Mini classic review: Brokeback Mountain by Annie Proulx


Ennis del Mar and Jack Twist, two ranch hands, come together when they’re working as sheepherder and camp tender one summer on a range above the tree line. At first, sharing an isolated tent, the attraction is casual, inevitable, but something deeper catches them that summer. 

Both men work hard, marry, and have kids because that’s what cowboys do. But over the course of many years and frequent separations this relationship becomes the most important thing in their lives, and they do anything they can to preserve it.

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“I wish I knew how to quit you.”

No one was more surprised than me when I found out that the movie Brokeback Mountain was based on a novella. So when I discovered this fact, I immediately had to read the short story.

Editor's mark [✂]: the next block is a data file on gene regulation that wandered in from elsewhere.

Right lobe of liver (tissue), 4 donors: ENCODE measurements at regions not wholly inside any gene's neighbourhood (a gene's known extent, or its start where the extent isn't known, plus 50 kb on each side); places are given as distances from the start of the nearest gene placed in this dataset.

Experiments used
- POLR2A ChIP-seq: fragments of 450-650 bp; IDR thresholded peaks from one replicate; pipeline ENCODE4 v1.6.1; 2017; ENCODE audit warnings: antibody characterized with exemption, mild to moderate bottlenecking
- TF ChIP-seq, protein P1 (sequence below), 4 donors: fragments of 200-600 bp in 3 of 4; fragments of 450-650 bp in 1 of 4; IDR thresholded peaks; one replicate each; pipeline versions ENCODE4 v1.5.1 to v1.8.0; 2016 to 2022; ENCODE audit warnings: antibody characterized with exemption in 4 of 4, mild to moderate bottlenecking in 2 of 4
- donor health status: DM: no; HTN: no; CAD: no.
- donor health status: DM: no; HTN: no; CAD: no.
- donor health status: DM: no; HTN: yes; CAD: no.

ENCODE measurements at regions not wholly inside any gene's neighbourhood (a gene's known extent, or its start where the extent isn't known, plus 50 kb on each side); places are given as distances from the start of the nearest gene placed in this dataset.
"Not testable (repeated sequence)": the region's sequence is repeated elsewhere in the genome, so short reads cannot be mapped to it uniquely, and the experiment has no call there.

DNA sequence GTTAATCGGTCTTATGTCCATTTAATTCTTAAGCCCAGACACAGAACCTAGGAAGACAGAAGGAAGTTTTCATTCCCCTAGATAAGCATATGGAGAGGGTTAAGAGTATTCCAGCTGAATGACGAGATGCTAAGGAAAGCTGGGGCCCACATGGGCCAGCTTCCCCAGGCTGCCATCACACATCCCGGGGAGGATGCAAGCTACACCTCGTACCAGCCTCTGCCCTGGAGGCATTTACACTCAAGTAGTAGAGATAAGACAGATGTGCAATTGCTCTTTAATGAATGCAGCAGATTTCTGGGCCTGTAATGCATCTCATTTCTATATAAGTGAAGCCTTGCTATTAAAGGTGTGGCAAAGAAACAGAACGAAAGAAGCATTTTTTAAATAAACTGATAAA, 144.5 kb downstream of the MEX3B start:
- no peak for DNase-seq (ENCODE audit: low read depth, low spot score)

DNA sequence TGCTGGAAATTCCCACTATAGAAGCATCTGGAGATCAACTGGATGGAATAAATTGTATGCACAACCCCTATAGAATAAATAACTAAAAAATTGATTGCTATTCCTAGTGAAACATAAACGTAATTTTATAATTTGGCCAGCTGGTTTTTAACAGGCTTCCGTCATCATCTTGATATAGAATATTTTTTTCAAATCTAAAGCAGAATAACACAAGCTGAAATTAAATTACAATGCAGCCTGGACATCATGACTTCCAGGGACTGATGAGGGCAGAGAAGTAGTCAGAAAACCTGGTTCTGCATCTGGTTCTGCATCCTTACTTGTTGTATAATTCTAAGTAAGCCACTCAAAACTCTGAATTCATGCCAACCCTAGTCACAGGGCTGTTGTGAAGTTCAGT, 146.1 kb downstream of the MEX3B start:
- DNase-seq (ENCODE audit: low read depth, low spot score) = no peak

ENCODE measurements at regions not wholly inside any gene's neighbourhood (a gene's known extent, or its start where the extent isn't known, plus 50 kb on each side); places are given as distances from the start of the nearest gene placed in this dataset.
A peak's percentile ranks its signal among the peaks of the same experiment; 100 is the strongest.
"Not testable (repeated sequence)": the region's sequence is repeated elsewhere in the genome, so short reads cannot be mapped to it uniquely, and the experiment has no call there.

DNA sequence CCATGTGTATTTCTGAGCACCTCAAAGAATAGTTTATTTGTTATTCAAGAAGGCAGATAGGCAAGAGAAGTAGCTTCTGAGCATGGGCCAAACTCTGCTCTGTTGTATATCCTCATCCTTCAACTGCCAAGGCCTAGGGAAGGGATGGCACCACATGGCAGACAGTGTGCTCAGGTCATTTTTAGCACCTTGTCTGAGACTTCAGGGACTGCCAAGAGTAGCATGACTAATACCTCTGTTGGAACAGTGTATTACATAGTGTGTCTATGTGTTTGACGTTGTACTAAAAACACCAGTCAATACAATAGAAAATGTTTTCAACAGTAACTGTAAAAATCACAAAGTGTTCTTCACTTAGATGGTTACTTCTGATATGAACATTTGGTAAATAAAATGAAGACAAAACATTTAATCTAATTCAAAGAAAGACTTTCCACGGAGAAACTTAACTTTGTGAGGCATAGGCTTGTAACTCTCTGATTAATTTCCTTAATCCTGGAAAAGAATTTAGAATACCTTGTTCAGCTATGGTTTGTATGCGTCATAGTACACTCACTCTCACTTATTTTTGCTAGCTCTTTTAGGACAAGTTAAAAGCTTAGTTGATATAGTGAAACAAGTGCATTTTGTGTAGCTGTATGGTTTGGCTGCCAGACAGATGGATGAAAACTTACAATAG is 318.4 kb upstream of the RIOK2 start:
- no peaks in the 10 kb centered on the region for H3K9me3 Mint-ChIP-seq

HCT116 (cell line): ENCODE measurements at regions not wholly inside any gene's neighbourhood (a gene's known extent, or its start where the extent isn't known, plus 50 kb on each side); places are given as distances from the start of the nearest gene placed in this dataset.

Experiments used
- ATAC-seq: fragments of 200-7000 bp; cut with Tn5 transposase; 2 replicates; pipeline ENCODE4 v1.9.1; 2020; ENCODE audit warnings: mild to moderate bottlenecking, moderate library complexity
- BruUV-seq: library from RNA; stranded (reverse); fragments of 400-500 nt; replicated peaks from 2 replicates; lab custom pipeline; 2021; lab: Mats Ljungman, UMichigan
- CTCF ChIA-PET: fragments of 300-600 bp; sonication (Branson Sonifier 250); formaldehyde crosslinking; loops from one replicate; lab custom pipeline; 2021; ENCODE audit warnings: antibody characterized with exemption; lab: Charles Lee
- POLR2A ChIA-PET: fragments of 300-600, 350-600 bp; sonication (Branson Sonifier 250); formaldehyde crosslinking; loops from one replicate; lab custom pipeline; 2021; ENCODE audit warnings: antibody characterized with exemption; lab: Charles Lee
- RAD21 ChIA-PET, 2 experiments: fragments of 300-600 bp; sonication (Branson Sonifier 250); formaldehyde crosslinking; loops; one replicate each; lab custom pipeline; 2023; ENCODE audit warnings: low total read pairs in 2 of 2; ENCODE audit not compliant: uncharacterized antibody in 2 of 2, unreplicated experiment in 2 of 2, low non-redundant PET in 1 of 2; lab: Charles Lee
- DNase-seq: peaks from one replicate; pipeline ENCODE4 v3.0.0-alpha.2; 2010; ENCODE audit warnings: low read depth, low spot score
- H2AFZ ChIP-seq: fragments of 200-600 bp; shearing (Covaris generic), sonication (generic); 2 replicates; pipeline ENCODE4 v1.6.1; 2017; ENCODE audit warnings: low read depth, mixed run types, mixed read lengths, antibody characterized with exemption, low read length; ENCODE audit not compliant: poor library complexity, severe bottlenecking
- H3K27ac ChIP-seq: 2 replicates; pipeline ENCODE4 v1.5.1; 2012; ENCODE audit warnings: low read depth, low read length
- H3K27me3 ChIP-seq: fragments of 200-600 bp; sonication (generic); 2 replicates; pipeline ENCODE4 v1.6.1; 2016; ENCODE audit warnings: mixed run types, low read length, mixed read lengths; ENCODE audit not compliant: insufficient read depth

The story follows two very different young men in the 1960s, Ennis and Jack, who end up working on the same sheep farm over a few summers on Brokeback Mountain. And one night, the two men sleep together and end up in a full-blown affair for the next twenty years, which may be catastrophic for their families.

The short story is about forbidden love and the tragedy of it. Ennis and Jack have a strong relationship and you can’t help but root for them, but can feel the despair hanging over both men through Proulx’s engaging writing. It’s very difficult to write a compelling story in only 55 pages, but Proulx manages it. She also manages to weave together story lines from Ennis and Jack’s wives along with the main plot line, which is incredibly clever.

Brokeback Mountain is a very heartbreaking story, and although I mainly enjoyed it, it’s not really one I would recommend. You obviously go into the story knowing it’s a queer tragedy, but I know that very few queer people are looking to read stories like this.


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